EFJ Condemns Sacking of Journalist Union Leader in Ukraine

The European Federation of Journalists today condemned the sacking of a leader of its member organisation in Ukraine because of his trade union activities.


Sergey Goos, Vice President and leading activist in Ukraine’s Independent Media Trade Union (IMTU), was sacked from his job at the Ukrainian Tyzhden, a Kiev-based investigative magazine after leading negotiations for a collective agreement to regulate salary and editorial rights.


“Sergey Goos is a committed trade unionist who has dedicated many years to building the journalists’ union and defending the rights of Ukraine journalists,” said Arne Konig, President of the European Federation of Journalists. “It is a scandal that he is sacked for attempting to improve the working conditions of his colleagues.”


In January a number of journalists left following the dismissal of the editor-in-chief over disputes about increased interference in the editorial line of the magazine. The management later agreed to negotiate a collective agreement with the staff to regulate editorial rights and responsibilities in order to avoid future conflict.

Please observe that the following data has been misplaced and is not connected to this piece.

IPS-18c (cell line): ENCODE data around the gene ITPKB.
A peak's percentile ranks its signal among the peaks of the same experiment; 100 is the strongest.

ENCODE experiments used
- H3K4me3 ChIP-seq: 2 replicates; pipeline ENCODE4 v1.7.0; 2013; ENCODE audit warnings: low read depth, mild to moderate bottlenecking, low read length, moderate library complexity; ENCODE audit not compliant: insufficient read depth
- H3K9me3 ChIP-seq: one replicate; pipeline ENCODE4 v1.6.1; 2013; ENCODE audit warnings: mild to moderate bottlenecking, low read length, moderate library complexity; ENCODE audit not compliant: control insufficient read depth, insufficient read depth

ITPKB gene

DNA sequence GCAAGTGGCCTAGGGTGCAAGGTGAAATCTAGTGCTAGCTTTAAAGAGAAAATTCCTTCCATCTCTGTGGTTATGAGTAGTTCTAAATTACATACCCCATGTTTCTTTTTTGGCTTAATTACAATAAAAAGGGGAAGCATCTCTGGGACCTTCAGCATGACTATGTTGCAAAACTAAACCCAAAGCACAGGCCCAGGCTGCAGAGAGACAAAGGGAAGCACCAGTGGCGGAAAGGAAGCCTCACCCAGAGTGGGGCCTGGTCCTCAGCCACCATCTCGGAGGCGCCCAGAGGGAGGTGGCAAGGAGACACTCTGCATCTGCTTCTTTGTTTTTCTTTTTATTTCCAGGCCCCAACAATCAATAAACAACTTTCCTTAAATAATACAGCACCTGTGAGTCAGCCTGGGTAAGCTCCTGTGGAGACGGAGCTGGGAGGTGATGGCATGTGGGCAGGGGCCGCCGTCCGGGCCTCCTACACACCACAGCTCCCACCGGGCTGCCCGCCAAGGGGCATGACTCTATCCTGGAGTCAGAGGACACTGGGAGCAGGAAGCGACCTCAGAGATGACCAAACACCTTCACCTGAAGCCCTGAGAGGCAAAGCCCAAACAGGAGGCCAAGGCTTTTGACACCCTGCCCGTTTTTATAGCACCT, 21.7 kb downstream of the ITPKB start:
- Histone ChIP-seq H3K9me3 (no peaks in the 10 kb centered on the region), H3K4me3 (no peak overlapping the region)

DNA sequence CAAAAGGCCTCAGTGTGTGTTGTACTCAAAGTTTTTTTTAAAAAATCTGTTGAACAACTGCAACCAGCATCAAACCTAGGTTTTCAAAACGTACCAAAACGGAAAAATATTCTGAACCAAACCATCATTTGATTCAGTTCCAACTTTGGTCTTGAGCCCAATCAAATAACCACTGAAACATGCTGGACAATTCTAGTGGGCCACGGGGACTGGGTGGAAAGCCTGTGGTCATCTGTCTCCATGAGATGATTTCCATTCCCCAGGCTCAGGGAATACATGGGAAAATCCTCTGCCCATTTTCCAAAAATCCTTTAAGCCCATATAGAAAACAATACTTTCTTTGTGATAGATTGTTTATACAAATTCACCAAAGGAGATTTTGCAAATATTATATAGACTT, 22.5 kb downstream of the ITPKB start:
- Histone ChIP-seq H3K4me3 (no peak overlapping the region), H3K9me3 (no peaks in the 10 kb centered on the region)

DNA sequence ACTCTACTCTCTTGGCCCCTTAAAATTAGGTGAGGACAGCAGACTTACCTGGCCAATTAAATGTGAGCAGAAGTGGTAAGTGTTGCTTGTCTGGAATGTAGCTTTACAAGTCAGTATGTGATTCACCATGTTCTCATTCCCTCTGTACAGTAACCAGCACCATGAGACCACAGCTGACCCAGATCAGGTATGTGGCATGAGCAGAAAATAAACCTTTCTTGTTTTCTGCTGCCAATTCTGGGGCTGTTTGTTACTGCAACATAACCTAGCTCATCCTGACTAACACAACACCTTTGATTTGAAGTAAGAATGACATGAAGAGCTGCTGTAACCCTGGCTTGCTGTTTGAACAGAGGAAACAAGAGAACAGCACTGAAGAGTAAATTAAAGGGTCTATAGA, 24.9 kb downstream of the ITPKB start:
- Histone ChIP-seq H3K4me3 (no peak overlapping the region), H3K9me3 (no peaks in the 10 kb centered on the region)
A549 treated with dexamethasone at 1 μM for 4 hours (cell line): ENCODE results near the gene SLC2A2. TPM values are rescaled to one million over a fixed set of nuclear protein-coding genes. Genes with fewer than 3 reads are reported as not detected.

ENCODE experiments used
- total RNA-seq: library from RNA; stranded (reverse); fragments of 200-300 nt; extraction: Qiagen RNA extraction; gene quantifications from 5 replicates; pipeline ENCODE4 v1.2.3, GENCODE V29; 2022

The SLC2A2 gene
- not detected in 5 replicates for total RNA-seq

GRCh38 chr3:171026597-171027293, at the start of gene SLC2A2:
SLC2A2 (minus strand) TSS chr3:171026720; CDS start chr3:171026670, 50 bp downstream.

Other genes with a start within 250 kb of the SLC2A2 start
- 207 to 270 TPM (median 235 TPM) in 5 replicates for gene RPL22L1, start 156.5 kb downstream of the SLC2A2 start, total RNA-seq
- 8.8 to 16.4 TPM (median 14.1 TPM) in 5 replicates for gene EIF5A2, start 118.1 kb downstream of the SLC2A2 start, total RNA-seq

The negotiations began early April with an exchange of draft proposals and an agreement on procedure. However, within a week Sergey Goos, who was selected to lead the negotiations, was sacked for union activities. Staff were subsequently warned that the magazine would close if they challenged his dismissal.


Goos was also a leading figure in the IMTU fight against government censorship during the 2005 Presidential campaign where he helped organise strikes by protsest and strikes until media were allowed to report freely on demonstrations in Kiev.


“We demand that the employer, who is in clear breach of the Ukraine law, immediately reinstates Goos and reopens proper negotiations with staff on their rights and conditions,” added Konig.


The EFJ is asking for protest to be emailed to Roman Tsuprik, Head of the Ukrainian Weekly magazine on office@ut.net.ua. Messages of solidarity for the staff at the magazine are also welcome. Contact details are available from the EFJ.


For further information contact IFJ on                 +32 2 235 2207         
The IFJ represents over 600,000 journalists in 123 countries worldwide